Reliefs of back pain: In patients with lower back discomfort, yoga is just as effective as basic stretching at relieving pain and improving mobility. Yoga is recommended as a first-line treatment for chronic low back pain by the American College of Physicians. 

Reduces arthritis symptoms: According to studies, gentle yoga can help persons with arthritis cope with the agony of sore, swollen joints. 

Good for your heart: Regular yoga practice may help to reduce stress and inflammation throughout the body, resulting in healthier hearts. Yoga can help with several of the conditions that contribute to heart disease, including excessive blood pressure and obesity. 

Helps you sleep better: A consistent bedtime yoga programme, according to research, can help you get in the appropriate attitude and prepare your body to fall and stay asleep. 

Lightens your mood and gives you energy: After getting into a yoga regimen, you may notice an increase in mental and physical energy, a boost in attentiveness and enthusiasm, and fewer negative feelings. 

Helps with stress: Scientific data demonstrates that yoga helps with stress management, mental health, mindfulness, healthy eating, weight loss, and good sleep, according to the National Institutes of Health. 

Reduces anxiety: Yoga asana has been shown in numerous studies to be a viable alternative treatment for anxiety problems. Yoga Nidra, a body scan/guided meditation, has been demonstrated to significantly alleviate anxiety symptoms.

Things you can do this yoga day:

Take a yoga class and eat snacks made with healthier ingredients to commemorate International Yoga Day. There’s no better time to start yoga than on International Yoga Day, even if you’re not an excellent yogi: 

Read a sutra: Patanjali’s Yoga Sutras, the oldest treatise on yoga, is full of wisdom and information. Are problems bogging you down? Is your mind a whirlwind of activity? Look through the sutras to gain a new perspective on life, your specific situations, and the grand picture.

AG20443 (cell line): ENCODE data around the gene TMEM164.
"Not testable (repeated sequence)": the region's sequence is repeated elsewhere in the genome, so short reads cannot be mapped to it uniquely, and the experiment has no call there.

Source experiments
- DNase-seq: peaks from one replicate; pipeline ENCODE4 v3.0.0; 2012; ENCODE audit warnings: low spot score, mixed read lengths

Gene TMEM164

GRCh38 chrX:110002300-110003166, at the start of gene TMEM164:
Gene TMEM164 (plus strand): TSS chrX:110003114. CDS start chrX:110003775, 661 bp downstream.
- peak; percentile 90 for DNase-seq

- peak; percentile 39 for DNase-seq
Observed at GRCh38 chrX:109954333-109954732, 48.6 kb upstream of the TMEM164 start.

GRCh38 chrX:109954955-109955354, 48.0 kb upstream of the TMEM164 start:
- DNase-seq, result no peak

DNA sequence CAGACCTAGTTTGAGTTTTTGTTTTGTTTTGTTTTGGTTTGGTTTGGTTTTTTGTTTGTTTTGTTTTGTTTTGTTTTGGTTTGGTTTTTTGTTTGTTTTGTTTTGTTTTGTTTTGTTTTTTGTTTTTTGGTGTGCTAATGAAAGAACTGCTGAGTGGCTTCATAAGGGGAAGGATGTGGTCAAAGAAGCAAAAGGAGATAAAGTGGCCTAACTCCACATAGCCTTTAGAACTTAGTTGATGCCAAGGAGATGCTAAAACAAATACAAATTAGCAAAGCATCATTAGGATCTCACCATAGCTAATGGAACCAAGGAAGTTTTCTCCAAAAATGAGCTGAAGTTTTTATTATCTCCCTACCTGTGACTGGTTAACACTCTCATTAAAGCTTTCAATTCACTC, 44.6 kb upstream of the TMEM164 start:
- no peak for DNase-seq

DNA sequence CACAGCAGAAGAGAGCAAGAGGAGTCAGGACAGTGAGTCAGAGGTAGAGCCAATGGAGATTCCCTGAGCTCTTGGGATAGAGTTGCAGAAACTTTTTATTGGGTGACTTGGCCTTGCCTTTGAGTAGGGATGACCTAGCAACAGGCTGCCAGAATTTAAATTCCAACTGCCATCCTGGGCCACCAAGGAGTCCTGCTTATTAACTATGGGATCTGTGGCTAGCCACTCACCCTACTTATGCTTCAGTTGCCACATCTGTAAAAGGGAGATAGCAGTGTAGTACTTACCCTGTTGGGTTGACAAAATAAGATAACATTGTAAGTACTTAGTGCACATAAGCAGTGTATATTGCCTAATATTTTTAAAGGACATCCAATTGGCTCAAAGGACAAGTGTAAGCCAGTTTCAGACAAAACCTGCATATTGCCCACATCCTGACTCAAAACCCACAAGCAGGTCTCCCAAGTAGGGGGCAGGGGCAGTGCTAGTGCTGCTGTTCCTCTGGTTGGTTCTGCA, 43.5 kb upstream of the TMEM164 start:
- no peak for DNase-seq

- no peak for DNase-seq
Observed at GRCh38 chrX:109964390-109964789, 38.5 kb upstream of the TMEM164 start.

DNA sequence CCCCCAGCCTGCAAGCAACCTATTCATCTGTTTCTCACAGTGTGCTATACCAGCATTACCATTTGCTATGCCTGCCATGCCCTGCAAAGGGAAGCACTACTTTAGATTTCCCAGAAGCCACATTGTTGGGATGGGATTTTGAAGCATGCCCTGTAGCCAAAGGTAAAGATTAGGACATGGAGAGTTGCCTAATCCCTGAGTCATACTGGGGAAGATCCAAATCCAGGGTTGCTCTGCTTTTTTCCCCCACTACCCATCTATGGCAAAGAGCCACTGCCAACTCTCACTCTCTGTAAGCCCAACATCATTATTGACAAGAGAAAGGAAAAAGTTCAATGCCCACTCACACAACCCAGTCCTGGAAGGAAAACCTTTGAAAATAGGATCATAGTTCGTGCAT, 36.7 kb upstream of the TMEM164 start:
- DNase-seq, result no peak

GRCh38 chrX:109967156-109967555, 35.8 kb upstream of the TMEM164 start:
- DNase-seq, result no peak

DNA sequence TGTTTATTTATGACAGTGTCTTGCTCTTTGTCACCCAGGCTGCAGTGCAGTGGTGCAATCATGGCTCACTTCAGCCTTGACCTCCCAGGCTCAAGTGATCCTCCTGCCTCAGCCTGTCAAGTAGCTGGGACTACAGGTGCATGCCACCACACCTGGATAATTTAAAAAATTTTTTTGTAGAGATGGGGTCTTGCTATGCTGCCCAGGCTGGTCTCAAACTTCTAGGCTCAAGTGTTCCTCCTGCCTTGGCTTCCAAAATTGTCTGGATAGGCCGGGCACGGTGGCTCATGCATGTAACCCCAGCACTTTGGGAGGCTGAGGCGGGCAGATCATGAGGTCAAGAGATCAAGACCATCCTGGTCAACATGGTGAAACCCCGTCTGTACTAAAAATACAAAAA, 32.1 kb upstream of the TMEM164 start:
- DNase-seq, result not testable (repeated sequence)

Set your intentions: Every action in yoga has a purpose and significance, which is what distinguishes it from other forms of exercise. This extends over into our daily lives: we get caught up in routines and habits without even realising it, rather than taking an active role in shaping our lives. Most of us have desires and ambitions that aren’t tied to our daily routines. Step one: write down who you want to be and three steps to get there. 

Practice Ahimsa: Try this experiment in unconditional love: observe and accept your flaws. Allow yourself to be flawed, knowing that this does not diminish your magnificence. Allow someone else to be correct. Allow them to bother you. It’s important to remember that we’re all doing our best and that it’s okay to be broken. Consider the people around you as a reflection of your completely imperfect self, rather than as strangers. 

Go off the grid: On Yoga Day, set aside an hour to turn off your phone and computer. Check to see whether it improves your ability to connect on a deeper level. Use your imagination, and if you’re short on time, an art project is a terrific way to pass the time. Take a walk outside and listen to the sounds of the natural world. Try a meditation that opens up your third eye, which is your centre of wisdom and intuition. 

Last but not least, do yoga: It’s never too late to start doing yoga and what better day to start than International Yoga Day. Google yoga for beginners, get on your mat and follow the video for 30 minutes. Try to make a daily practice for a month and see how it completely changes your lifestyle!